We next turn to the issue of whether Harmon's opinion should have been excluded because it lacked the required foundation. In that regard, we note that Harmon attempted to show that the reading given by the machine was affected by the albuterol inhaled by the defendant by comparing the fact that 38 micrograms of ethanol in the machine would give a .10 reading and that in this case the defendant had inhaled two sprays of albuterol at 90 micrograms each. Harmon testified that albuterol is a crystalline solid that works locally by adhering to the muscles within the bronchial tubes and relaxing those muscles. A portion of the albuterol makes its way out of the lungs and into the air chamber of the Intoxilyzer 5000. He never explained, however, what portion or percentage passed out of the lungs through exhalation and what percentage remained in the body. Moreover, he had testified that whatever portion of albuterol remained in the lungs would only be there at a maximum of between two and four hours. The defendant's breath test was taken at 4:43 a.m., almost an hour after he last claimed to inhale albuterol. Parenthetically, we note that the defendant's claim that he last sprayed the Ventolin inhaler just before being stopped is highly incredible since his last spray before that time had been only 40 minutes earlier, even though proper use of the drug called for a dosage every four to six hours. Nonetheless, even assuming that the defendant had a dosage about one hour prior to his test, some of the albuterol would have already been eliminated from his system. The two- to four- hour figure testified to by Harmon was a maximum time limit that any albuterol would remain in the system. Also the product insert indicates that 72% of the drug leaves the system by way of urination. That leaves only 28% left that could possibly be eliminated by way of respiration. Moreover, Harmon's testimony seems to presume that the total amount of albuterol that went into the defendant's lungs from the initial spray also entered the chamber of the Intoxilyzer 5000 in a single breath. Given these serious flaws in the basis for Harmon's opinion, we find that the trial court erred in failing to strike Harmon's opinion that, subtracting any albuterol that measured on the Intoxilyzer 5000, the reading would not have equaled or exceeded .10.
A summary suspension rescission hearing is a civil proceeding in which the motorist bears the burden of proof to establish a prima facie case for rescission. See People v. Orth, 124 Ill. 2d 326, 337-38 (1988). The burden is on the defendant to present a prima facie case that the test result was unreliable. People v. Miller, 219 Ill. App. 3d 246, 248 (1991). Elements of a prima facie case attacking a breathalyzer test result as unreliable include whether the test was properly administered by the breathalyzer operator, whether the result was accurate and trustworthy, and whether the Department of Public Health rules were violated. People v. Easterly, 264 Ill. App. 3d 233, 235 (1994). Absent proof of these factors, a motorist fails to establish a prima facie case for rescission of his suspension. Easterly, 264 Ill. App. 3d at 235.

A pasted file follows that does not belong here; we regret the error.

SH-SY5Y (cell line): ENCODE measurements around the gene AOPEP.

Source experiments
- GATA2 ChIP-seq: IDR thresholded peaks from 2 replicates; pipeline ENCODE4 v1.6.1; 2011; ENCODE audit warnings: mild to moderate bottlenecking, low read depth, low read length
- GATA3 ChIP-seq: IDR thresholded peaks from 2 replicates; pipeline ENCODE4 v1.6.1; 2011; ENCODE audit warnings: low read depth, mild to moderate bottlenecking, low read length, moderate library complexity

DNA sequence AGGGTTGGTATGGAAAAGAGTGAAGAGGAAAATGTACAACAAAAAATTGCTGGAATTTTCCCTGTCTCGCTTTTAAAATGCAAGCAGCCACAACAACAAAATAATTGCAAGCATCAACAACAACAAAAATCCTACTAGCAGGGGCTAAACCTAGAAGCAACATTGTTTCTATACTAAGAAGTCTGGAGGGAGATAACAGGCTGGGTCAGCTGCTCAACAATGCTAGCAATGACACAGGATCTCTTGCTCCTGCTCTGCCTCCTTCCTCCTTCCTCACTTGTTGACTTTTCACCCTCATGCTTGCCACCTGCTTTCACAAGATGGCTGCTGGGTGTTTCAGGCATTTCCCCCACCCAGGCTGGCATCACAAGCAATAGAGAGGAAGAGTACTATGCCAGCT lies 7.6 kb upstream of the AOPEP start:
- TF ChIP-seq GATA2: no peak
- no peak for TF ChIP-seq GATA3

Without Harmon's opinion, the defendant failed to meet his burden of proof that the statutory summary suspension of his license should have been rescinded. The defendant took the test and his blood-alcohol concentration was found to be .11, creating a presumption that he was under the influence of alcohol. See 625 ILCS 5/11--501.2(b)(3) (West 1996); People v. Franciskovich, 202 Ill. App. 3d 693, 694 (1990). This was supported by the defendant's erratic driving before being stopped, his subsequent failure of several field-sobriety tests, and the arresting officer's observation of glassy eyes, slurred speech, and a strong odor of alcohol. As we previously noted, albuterol does not cross the blood-brain barrier, so any inhalation of the substance would not have impacted on the defendant's failure of the field-sobriety tests and his erratic driving. Accordingly, we find that the trial court's order rescinding the defendant's statutory summary suspension was against the manifest weight of the evidence.